A Trust is a Contract. If you choose to be private about your private matter, a Trust, any Trust, will avoid probate; revocable or irrevocable, grantor or non-grantor type Trusts will avoid the probate process. A Trust is not just for the rich. Any one with $200,000 or more should have a Trust.
A perfect Trust for under $500,000 is a living Trust, or a revocable Trust to avoid the probate process. Any one with significant assets should have an Irrevocable Trust. While any Trust will avoid the probate process, only an Irrevocable Trust will avoid the probate process and avoid the inheritance tax or the estate tax.
WHAT'S THE DISTINCTION BETWEEN REVOCABLE AND IRREVOCABLE TRUSTS?
With a Revocable Trust the word "revocable" means that you have sufficient strings to revoke the contract; nullify and void it. While it will avoid going to probate and drag your dirty linen through the public process, it will not avoid the inheritance/estate tax, because on the date of your death you still owned your assets in your name.
For purposes of taxation and civil liability the "revocable" strings attached, means that you did not give up power to control and "own" on a long-term basis your assets; therefore, you are the "deemed" owner of the assets. The Estate Tax is based on what you own in your name at the date of your death. So, the Probate Process is about who gets what; the Estate Tax is about who owns what and what's it worth for the purpose of taxation.
The estate tax is based on the "fair cash value" of your property of personal estate or real estate at the time of your death not at the time you bought it. Items that are included in your estate are cash, CD's, real estate, investment accounts, IRA's, vacation spot, art, jewelry, antiques, boats, planes or anything of value that could be converted to cash or near cash. Only an Irrevocable Trust avoids both the Probate Process and the Estate/Inheritance Tax.
THE IRREVOCABLE TRUST
An Irrevocable Trust is a Contract whereby you give up "any ownership claims" against your assets repositioned/transferred from you to your Irrevocable Trust. The key to dissolve your ownership claims is with an Independent Trustee.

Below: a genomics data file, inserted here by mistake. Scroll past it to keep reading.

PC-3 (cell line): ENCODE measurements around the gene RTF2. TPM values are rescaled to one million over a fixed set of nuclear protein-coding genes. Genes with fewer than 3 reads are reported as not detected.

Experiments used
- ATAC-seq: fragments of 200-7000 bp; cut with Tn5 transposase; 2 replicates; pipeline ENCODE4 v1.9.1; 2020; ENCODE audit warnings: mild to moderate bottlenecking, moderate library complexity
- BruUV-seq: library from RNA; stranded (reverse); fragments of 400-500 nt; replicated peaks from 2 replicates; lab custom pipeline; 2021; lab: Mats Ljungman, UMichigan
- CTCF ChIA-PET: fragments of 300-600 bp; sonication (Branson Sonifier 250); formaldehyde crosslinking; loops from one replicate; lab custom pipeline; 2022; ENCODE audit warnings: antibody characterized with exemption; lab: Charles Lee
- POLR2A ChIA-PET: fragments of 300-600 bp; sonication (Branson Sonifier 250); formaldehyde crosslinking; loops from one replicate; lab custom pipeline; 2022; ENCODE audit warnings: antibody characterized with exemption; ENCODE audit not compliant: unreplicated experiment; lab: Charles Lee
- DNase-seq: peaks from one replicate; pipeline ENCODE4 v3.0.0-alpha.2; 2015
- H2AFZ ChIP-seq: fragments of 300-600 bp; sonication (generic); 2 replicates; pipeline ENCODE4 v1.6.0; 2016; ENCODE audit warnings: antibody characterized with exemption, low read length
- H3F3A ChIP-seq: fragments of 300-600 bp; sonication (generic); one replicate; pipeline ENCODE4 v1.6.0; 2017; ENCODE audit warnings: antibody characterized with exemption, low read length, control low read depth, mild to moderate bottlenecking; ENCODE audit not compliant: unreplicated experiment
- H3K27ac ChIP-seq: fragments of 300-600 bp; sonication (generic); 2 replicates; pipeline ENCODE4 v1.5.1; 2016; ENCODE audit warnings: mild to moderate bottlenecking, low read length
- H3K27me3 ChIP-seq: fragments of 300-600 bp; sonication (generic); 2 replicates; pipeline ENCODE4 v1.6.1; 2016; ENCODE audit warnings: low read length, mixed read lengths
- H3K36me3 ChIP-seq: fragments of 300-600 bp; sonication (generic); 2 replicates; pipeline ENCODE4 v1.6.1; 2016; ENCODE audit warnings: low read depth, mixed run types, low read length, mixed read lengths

Your "Trustee" must be "independent." The Trustee cannot be you or any one related to you by blood or marriage. It could be your son-in-law, daughter-in-law, or any in-law, but it would not be prudent. I do not recommend it since it could cause disharmony of your family unit. Death changes people; money changes people. It's not worth the risk of forever splitting your family for the love of money. Choose your independent Trustee well.
As mentioned before, no matter how well drafted, a will must go to probate where it becomes a public document for every interested party to view and review. The only method of avoiding the probate process is to have your possessions and valuable assets titled to a Trust.
Though the tragedy of Anna Nicole Smith and her baby daughter's plight cannot now be avoided, we can learn from this situation and apply remedial steps to our own life. Here are some things for you to consider in your life:
- All Trusts, revocable or irrevocable, grantor or non-grantor avoid Probate.
- A will does NOT avoid Probate.
- A will does NOT avoid Estate Taxes.
- Only an "Irrevocable Trust" avoids Estate/Inheritance Taxes.
To learn more about how you can prevent Anna Nicole Smith's situation, safeguard your assets, and discuss your situation about wills, estate taxes, probate, irrevocable trusts and implement a solid asset protection system call Estate Street Partners toll-free 888-93-ULTRA (888-938-5872).